Lampard is on loan from New York City FC the MLS expansion franchise owned by Manchester City. The 2015 MLS season does not begin until March. The return match between Chelsea and City is scheduled for Stamford Bridge on the weekend of January 31. This love story may still have another twist, with the Premier League title at stake.
Assume City, despite its genetic propensity to follow triumph with disaster, and Arsenal finish immediately behind Chelsea. Who will join them in the top four? Clumsy Everton, and Tim Howard, which handed Crystal Palace the points at Goodison on Sunday? Fragile Manchester United which threw away a two-goal lead at Leicester? Sterile Tottenham, outplayed by last-placed West Brom at home on Sunday? Docile Liverpool, outworked at West Ham on Saturday? Southampton is second but was distinctly lucky to beat 10-man Swansea. At least it won.
Soccer fans, whatever team they support, should make a note of the dates when Manchester United is playing. United’s 5-3 loss at Leicester on Sunday, offered wild entertainment. Angel di María struck a breathtaking goal. Ander Herrera scored a cute one. Falcao looked like a shark swimming with sardines: powerful, graceful, menacing and hungry. He was unlucky to hit the bar with a sudden half volley. Yet United remains soft in midfield and limp in defense. Yes, Mark Clattenburg was wrong to throw Leicester a lifeline at 3-1 down and award a penalty after Rafael, who had himself just been fouled, made light contact with James Vardy. But the defending on the three goals that completed the Leicester comeback was horrible. There were eight goals. There could have been a lot more. Highlight United’s games on your calendar.
It makes sense that Barcelona and Arsenal buy from each other. They have similar philosophies. Cesc Fàbregas, stolen from the Barça youth system, was one of Arsène Wenger's great signings. But Barcelona received only mixed returns for their investment in Thierry Henry, Alex Song, Giovanni van Bronckhorst, Marc Overmars, Emmanuel Petit, Alexander Hleb and Fàbregas. This summer Thomas Vermaelen and Alexis Sánchez switched between the clubs. Sánchez scored three goals as Arsenal lumbered through its first eight games. Yet its World Cup winner, Mesut Özil, was anonymous. On Saturday, with Sánchez on the bench, Arsenal was Arsenal again. Özil dazzled as he masterminded the four-minute annihilation of Aston Villa’s unbeaten start to the season. In the long term, Sánchez and his new teammates should (probably) adjust. In the short term, Wenger faces a conundrum.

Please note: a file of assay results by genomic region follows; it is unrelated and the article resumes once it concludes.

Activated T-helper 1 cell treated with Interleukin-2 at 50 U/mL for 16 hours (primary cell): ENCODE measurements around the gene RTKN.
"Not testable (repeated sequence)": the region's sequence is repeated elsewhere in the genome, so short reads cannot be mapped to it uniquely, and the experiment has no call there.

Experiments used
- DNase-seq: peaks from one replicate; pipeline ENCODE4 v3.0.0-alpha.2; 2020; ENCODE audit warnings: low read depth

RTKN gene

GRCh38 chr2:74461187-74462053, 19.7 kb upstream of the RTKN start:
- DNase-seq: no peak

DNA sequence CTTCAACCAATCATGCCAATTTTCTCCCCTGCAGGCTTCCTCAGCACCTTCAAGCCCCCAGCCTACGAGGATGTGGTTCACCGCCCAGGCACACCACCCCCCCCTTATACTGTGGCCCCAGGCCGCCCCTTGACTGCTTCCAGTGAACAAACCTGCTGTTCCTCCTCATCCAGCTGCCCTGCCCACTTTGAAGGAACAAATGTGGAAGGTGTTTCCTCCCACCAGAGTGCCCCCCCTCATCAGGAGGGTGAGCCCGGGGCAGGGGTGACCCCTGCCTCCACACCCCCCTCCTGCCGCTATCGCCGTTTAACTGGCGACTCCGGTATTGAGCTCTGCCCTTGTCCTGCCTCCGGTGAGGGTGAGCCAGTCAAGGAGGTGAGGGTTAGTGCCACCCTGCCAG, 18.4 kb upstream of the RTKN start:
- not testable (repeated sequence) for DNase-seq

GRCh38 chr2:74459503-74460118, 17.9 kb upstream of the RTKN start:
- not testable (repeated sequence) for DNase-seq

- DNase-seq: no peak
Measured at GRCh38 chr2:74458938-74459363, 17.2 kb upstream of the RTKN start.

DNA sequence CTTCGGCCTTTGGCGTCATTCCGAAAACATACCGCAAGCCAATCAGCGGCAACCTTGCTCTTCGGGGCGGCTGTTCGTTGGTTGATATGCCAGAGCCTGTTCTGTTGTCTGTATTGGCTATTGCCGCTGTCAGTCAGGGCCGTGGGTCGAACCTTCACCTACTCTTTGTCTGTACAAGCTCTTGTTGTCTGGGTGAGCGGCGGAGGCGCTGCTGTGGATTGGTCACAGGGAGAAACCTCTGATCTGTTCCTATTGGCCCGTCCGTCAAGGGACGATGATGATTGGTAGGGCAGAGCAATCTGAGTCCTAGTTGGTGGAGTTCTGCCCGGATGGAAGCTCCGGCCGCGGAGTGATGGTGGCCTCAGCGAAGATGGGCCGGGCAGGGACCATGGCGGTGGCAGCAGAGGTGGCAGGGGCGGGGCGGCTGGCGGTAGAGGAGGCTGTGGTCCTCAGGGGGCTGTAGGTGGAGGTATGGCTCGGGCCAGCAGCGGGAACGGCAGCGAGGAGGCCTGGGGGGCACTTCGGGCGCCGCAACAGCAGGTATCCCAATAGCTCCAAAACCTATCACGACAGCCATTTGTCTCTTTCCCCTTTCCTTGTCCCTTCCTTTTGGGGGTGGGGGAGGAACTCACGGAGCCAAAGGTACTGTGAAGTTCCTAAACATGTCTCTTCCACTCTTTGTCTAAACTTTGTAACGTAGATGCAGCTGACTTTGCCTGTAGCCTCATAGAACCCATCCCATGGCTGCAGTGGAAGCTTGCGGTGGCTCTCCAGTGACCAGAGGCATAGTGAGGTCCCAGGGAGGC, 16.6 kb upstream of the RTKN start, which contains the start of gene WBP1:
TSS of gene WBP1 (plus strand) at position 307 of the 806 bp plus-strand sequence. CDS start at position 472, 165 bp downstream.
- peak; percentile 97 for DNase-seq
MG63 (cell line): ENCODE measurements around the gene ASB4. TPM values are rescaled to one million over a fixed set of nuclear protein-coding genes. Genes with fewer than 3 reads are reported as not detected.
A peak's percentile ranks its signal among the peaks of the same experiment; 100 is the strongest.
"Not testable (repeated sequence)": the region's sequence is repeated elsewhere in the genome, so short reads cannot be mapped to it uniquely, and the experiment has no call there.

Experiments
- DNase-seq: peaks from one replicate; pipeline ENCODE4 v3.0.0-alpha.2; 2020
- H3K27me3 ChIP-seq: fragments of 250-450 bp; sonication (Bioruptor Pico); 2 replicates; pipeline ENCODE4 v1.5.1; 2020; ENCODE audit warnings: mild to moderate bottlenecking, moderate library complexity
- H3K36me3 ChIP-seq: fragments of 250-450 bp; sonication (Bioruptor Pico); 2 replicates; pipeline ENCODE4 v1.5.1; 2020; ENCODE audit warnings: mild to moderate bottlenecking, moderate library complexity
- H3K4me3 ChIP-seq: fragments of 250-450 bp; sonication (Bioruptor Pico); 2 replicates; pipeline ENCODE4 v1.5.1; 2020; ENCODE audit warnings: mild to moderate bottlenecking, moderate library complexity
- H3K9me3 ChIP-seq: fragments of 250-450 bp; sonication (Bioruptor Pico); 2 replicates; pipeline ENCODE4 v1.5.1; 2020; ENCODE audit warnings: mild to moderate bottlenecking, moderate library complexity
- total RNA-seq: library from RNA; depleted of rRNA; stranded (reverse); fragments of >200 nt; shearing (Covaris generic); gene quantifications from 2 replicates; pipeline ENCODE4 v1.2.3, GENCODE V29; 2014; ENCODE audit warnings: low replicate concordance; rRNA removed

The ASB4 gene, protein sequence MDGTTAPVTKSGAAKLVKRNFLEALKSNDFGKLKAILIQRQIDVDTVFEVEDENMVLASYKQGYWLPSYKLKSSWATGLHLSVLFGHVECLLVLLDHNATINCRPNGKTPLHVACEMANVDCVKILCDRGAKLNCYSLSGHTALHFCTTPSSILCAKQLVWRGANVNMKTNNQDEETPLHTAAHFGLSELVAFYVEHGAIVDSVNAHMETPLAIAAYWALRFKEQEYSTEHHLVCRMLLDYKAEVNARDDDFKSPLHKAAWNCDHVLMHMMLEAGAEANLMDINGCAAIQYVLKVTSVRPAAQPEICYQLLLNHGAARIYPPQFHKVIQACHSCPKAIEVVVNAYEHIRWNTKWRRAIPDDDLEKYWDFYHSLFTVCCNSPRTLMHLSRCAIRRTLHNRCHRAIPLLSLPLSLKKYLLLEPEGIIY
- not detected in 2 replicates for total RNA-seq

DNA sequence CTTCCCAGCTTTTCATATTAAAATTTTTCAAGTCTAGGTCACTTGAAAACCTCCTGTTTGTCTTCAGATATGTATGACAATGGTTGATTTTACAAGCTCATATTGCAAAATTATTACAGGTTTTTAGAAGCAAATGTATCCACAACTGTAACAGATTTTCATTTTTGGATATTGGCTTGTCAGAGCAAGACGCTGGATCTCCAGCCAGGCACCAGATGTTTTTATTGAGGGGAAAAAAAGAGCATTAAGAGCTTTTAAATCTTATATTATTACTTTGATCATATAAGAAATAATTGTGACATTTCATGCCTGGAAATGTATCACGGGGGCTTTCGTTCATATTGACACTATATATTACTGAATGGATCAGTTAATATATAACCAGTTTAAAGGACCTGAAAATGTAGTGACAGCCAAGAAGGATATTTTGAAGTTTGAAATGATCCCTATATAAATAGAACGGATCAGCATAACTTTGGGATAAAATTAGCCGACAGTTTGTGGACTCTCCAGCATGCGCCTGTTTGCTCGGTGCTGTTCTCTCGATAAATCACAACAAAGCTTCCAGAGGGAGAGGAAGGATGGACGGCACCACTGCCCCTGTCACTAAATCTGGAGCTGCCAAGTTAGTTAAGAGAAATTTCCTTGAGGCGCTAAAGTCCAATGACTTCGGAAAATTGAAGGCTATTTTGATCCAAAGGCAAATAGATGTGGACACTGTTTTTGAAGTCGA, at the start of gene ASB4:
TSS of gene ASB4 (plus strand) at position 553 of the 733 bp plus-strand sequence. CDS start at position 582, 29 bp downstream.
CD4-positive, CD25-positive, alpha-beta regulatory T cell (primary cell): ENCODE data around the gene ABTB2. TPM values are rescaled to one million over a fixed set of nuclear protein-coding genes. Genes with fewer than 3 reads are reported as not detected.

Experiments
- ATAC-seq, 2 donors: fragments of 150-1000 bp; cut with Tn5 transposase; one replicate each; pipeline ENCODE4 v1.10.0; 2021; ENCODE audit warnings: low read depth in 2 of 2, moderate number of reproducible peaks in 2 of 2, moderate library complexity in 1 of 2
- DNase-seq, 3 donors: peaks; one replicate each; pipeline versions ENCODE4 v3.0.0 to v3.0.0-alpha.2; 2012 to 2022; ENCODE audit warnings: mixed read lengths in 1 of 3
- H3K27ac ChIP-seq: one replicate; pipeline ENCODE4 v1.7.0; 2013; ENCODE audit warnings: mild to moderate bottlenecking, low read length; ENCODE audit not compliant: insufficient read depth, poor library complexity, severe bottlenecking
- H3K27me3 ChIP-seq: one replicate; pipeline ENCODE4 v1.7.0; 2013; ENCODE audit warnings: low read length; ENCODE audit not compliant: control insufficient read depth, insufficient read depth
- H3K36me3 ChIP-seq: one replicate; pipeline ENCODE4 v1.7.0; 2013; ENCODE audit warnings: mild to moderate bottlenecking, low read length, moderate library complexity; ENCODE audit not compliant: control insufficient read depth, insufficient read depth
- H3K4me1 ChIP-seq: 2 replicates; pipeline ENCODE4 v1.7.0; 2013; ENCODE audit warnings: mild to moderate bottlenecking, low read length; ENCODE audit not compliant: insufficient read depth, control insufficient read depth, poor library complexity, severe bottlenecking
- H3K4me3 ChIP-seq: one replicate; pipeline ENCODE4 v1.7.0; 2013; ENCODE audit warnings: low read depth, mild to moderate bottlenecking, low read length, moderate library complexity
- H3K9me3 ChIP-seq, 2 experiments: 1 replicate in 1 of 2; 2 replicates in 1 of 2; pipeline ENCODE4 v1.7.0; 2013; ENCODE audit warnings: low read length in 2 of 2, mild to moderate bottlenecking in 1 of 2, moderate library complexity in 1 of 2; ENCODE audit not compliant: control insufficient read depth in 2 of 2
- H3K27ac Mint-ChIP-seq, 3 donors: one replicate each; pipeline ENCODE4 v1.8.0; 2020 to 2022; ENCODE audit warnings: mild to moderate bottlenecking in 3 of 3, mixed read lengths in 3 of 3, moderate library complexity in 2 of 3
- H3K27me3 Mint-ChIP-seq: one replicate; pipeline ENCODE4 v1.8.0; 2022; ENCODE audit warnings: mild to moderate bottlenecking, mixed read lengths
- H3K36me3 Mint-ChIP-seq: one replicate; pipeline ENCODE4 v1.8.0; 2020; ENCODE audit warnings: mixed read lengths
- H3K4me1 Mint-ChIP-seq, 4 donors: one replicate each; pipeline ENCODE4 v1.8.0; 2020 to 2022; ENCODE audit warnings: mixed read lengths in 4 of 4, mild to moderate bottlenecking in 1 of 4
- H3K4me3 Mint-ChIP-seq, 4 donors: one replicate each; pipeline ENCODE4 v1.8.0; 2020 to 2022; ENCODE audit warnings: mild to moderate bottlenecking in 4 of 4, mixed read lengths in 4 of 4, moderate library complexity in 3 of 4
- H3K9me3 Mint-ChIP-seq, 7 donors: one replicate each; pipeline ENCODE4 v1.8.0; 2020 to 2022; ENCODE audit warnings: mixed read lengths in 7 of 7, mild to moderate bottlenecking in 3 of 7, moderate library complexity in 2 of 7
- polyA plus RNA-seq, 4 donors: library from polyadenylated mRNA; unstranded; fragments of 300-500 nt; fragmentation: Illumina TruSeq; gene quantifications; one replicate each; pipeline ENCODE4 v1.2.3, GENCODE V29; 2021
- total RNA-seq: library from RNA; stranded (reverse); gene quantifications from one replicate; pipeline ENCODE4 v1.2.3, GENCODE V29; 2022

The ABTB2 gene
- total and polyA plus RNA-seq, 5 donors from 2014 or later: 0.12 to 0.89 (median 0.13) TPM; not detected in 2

How many games would Newcastle fans be prepared to lose to get rid of manager Alan Pardew? Before the home game against Hull on Saturday the Sackpardew.com web site printed 30,000 signs. Many inside St James’ Park waved the signs enthusiastically. When Hull went two goals up, the mounting fury of the fans perhaps contained an element of masochistic satisfaction. Then Pardew brought on slumping Papiss Cissé for the last 20 minutes. Cissé scored twice. That’s management. Sackpardew.com should plan on running off another 30,000 signs for the next home game, on October 18. This feud could get expensive.